It was I think the psychiatrist K D Laing who said that if you put on a front long enough and hard enough, you end up with nothing of what you started with. It is the same with reality in the world of the Donald.  It has just gone.  All that is left is what appears to and pleases him.

And woe unto them who say so.  A very long time ago, Alexis de Tocqueville noticed a worrying trend in the then quite young American nation.

As the American participates in all that is done in his country, he thinks himself obliged to defend whatever may be censured; for it is not only his country which is attacked upon these occasions, but it is himself.  Nothing is more embarrassing in the ordinary intercourse of life than this irritable patriotism of the Americans.

But no one was prepared for the descent into cowardice of the whole Republican Party.

 Is there, in fact, such a party with rules, governance, a constitution, and a platform?  Who is its leader?  How?  In what other nation on earth could a one-time president, who is seeking to run again, but who claims to be the present president anyway, sit skulking like a Mafia Don in a temple to bad taste in the Southern sun?

Maggie Haberman reports that in one of his occasional flirtations with reality, Trump says he likes things to be complicated so that his course may be harder to follow. Darwin referred to a man who knew his dog had a wolf in his ancestry in just one way- ‘by not coming in a straight line to his master when called’.  The wolf is another predator that gets hunted – although that hunt is of a different order to that which Trump complains of.

Trump could never have got elected in nations with the Westminster System.  He could hardly have even sought preselection. Trump admitted evading military service and not paying tax.    (Before the Conquest, the Dooms of Canute made ‘neglect of army service’ [fyrdwite] an offence against the king.)  No party would have admitted a candidate with so many associates ending up in jail.  Nor could he be appointed a director of a public company or hold any public office above that of janitor.  Trump could not endure sitting in parliament, and he would not last one morning being questioned in it.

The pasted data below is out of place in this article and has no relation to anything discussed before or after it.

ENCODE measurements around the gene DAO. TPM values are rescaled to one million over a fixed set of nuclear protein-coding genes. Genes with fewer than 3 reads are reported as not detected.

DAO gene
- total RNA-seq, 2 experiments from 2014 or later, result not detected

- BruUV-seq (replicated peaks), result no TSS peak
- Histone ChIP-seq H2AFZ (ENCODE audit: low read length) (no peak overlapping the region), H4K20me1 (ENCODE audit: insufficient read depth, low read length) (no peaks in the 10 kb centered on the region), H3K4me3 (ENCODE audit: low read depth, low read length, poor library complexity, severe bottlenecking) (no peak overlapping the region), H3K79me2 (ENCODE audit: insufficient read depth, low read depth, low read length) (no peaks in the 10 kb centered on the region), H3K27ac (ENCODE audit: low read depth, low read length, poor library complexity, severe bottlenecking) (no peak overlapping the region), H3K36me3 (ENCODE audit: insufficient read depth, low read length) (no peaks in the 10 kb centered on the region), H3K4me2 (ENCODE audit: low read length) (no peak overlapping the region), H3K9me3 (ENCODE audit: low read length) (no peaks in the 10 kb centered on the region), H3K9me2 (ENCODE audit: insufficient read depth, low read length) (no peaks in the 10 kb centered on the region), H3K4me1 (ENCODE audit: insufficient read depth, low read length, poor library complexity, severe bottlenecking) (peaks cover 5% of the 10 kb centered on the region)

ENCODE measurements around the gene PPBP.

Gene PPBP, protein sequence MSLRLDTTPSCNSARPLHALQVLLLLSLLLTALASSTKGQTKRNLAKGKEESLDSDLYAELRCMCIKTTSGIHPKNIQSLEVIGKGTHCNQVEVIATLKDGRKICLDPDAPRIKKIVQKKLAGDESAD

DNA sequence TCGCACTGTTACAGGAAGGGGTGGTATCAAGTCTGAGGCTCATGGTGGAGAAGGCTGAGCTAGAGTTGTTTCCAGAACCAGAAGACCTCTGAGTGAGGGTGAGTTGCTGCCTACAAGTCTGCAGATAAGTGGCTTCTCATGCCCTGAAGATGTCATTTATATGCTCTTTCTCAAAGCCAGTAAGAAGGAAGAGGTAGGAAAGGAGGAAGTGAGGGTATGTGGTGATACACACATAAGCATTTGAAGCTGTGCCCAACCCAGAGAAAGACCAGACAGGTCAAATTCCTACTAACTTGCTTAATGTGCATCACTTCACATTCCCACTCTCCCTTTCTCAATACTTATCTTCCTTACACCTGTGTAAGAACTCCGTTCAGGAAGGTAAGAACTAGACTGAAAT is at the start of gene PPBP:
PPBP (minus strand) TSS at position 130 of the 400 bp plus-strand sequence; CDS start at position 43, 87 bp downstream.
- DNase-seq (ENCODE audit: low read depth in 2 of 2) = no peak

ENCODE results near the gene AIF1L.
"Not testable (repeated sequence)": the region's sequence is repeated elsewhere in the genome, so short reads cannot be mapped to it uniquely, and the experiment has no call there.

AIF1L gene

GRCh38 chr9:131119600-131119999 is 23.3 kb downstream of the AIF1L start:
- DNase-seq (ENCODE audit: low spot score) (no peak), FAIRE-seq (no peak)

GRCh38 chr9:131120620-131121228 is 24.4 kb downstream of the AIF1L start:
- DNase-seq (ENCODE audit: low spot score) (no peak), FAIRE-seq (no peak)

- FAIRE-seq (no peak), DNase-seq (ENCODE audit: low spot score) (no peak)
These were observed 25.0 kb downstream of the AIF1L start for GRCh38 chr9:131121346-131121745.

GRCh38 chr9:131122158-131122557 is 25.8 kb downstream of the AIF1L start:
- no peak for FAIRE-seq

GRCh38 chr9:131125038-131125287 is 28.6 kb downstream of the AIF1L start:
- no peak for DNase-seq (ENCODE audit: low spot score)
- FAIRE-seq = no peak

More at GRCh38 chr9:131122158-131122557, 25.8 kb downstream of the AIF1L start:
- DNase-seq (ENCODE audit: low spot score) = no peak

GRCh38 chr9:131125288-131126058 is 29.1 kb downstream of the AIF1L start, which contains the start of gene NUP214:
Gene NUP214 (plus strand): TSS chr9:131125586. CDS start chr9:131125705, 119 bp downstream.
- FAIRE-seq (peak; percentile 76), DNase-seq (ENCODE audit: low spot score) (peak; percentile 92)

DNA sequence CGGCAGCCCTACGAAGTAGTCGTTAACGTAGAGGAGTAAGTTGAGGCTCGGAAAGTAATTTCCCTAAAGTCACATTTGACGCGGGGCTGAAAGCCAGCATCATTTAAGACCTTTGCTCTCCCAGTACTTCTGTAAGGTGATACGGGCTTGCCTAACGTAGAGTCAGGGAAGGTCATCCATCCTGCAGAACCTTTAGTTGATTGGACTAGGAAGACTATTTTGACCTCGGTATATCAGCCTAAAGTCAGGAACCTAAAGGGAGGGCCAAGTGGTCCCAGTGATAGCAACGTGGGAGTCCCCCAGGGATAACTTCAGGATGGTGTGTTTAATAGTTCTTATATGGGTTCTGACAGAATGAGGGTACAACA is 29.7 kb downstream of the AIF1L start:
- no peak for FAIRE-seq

If we think of people holding office as ministers of the Crown, the two terms that come to mind are duty and dignity.  Trump knows nothing – nothing – about either.  It’s not just that you would not trust him in any public office.  No parent would leave their children in his custody.  And where does that leave faith in the governance of American business?

We will never assess the damage that Trump has done to the standing of the United States.  People in London, Berlin, Paris and Sydney warm to and look up to America.  We have misgivings about guns, medicare, the Puritans and Evangelicals, and what passes for God over there.  Indeed, we think they are more than a little mad on each.  None of us would wish to live there. 

But the world needs America.  Now Trump has blown the whole shebang sky high.  And the bad agents are acting accordingly.

But for some reason the phrase that keeps coming back to me is that of Pascal.

When I have occasionally set myself to consider the different distractions of men, the pains and perils to which they expose themselves at court or in war, whence arise so many quarrels, passions, bold and often bad ventures, I have discovered that all the unhappiness of men arises from one single fact, that they cannot stay quietly in their own chamber. 

Finally, there is one unanswerable indefensible quality.  Trump cheats at golf.

US – Trump – Maggie Haberman